This is an archived blog post from The Acorn.
Shanthie Mariet D’Souza argues that India should stick to its strategy:
In the aftermath of the July 7 attack, some Indian analysts have suggested an active role for India in the security affairs of Afghanistan. They characterise the Indian Defence Minister’s April 2008 ruling out of the option of sending troops to Afghanistan as “deficient strategic thinking”. Such analysis, to say the least, is based on a complete lack of understanding of the dynamics of insurgency in Afghanistan. It also ignores the far reaching benefits flowing to the Afghan people from the activities that India has been engaged in and which in fact has troubled the Taliban and its sponsors.
It needs to be understood that India, like many other countries, is operating in a highly insecure environment in insurgency-ravaged Afghanistan. In such a scenario, while attacks of the magnitude of the July 7 incident can be better avoided with adequate security preparedness, these certainly do not call for a dramatic reconsideration of India’s non-involvement in security operations. The Government of India should maintain its present course of minimal presence of its security forces personnel coupled with long term developmental activity that weaves aid delivery around greater Afghan ownership and participation. Sending troops to Afghanistan would merely serve as a red rag for the Taliban and its sponsors, even as it causes resentment among common Afghans at the introduction of more foreign troops into their land. Better security for Indian personnel and projects can actually be ensured by working in conjunction with Afghan security forces (including community policing) and other stakeholders interested in building a stable Afghanistan. [IDSA Strategic Comments]Dr D’Souza has a point. The security situation in Afghanistan today is very different from what it was two years ago. So India would do well to avoid becoming a significant military combatant in the Afghan war. Rather, it would do well to press the United States, and especially NATO, to enhance their military commitments to Afghanistan.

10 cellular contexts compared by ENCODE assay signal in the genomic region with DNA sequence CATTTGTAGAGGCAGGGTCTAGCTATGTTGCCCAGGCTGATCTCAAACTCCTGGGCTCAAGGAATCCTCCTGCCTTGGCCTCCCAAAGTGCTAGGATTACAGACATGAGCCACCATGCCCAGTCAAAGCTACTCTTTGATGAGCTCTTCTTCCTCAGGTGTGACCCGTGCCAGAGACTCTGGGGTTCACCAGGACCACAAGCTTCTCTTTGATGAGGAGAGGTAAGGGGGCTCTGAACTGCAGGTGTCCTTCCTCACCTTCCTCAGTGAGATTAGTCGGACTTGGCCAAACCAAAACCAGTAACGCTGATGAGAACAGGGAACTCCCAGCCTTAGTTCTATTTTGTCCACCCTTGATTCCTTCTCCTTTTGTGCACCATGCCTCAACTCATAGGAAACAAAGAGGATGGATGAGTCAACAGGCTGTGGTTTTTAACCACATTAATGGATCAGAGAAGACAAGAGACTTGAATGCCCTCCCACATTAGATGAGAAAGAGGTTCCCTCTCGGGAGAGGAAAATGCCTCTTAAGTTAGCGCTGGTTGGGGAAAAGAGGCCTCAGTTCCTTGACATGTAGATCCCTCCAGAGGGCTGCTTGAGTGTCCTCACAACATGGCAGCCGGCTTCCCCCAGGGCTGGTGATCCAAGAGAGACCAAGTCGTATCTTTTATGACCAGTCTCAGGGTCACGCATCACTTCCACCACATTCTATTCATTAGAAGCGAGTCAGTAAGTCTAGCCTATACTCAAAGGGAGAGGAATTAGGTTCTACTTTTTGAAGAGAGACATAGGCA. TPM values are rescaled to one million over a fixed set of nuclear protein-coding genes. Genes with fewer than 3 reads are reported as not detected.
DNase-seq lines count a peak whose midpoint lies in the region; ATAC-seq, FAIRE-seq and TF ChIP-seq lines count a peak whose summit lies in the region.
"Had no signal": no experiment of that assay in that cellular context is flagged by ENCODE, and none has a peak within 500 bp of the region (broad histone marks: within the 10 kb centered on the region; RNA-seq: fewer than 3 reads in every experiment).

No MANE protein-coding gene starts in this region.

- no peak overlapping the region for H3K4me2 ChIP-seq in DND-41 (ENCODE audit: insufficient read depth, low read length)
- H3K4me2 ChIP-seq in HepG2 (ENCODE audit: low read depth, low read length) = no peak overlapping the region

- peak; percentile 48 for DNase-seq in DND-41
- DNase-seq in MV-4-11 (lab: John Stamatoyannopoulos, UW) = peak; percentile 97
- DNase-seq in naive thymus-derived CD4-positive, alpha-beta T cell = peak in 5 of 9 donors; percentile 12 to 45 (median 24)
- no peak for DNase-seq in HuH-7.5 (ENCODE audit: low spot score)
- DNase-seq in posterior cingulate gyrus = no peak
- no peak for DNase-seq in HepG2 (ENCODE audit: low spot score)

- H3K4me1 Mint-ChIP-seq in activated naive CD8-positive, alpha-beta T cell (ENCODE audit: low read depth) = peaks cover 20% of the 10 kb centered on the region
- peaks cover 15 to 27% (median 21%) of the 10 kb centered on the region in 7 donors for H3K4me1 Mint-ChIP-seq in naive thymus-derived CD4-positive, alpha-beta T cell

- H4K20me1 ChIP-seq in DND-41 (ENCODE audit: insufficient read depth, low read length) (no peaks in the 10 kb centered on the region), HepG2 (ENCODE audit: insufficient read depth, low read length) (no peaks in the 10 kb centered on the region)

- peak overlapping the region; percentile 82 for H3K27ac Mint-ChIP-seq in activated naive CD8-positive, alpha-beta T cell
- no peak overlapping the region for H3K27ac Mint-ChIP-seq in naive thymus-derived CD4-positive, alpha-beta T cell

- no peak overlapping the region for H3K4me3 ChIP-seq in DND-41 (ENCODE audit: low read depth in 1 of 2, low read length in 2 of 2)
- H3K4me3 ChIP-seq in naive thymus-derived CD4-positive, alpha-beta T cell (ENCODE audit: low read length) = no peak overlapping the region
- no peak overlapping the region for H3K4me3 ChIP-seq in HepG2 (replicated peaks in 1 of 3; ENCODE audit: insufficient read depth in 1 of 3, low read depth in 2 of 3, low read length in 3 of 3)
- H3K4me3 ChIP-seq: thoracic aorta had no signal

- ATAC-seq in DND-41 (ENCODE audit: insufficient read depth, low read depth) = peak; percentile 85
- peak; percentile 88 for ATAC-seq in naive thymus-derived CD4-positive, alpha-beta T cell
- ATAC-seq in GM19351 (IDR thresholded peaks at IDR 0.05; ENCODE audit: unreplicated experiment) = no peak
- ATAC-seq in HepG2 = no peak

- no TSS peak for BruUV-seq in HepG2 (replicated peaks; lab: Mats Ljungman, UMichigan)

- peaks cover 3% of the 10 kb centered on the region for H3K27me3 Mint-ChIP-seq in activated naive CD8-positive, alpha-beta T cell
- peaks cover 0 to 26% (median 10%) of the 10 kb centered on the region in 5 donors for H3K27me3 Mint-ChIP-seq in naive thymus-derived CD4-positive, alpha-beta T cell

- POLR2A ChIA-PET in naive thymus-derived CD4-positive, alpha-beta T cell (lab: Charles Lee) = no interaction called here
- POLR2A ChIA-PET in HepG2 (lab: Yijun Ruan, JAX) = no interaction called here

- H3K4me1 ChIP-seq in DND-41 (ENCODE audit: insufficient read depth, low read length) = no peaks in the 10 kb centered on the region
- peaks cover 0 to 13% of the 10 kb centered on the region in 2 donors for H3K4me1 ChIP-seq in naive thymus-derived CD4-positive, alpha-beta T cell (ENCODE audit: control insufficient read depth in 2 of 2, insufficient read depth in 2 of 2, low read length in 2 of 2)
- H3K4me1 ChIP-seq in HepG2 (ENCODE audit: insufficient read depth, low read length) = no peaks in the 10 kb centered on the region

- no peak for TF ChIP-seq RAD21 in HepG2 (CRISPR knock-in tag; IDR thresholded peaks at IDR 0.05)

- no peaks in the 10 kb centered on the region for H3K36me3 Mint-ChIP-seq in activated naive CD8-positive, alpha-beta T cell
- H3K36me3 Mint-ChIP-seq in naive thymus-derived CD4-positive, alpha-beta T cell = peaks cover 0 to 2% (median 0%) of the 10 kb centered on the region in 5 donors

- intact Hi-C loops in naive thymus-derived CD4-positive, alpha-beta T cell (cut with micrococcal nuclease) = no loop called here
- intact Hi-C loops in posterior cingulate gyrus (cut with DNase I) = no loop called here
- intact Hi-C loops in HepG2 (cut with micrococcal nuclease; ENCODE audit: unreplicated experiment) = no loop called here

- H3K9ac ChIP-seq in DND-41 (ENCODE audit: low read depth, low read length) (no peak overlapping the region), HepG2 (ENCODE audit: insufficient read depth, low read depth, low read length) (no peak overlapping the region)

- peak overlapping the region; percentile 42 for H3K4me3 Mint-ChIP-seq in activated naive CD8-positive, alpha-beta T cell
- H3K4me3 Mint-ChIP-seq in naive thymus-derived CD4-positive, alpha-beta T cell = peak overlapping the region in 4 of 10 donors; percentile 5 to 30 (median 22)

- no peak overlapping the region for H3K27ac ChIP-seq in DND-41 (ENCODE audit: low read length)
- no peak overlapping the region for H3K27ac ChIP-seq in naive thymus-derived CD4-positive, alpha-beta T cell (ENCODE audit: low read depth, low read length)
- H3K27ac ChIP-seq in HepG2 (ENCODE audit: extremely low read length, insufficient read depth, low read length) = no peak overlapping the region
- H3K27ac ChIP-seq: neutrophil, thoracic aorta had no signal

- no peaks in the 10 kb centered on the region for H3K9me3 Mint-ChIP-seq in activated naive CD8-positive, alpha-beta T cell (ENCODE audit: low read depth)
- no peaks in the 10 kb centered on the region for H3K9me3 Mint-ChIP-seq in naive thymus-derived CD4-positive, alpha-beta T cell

However, additional troops might be necessary to secure Indian re-construction efforts. This is the other factor determining troop levels. Therefore, instead of a policy that rules out additional troops, India’s response should be one of constantly calibrating its security presence.
In any case, the point of focus is quite likely to be Pakistan. As Praveen Swami writes in The Hindu today, an unavoidable (from India’s perspective) “proxy war” is already going on in Afghanistan. Given the state of affairs in Pakistan, reading the signals right, and achieving escalation control in the proxy war is the fundamental challenge to India’s Afghanistan policy.
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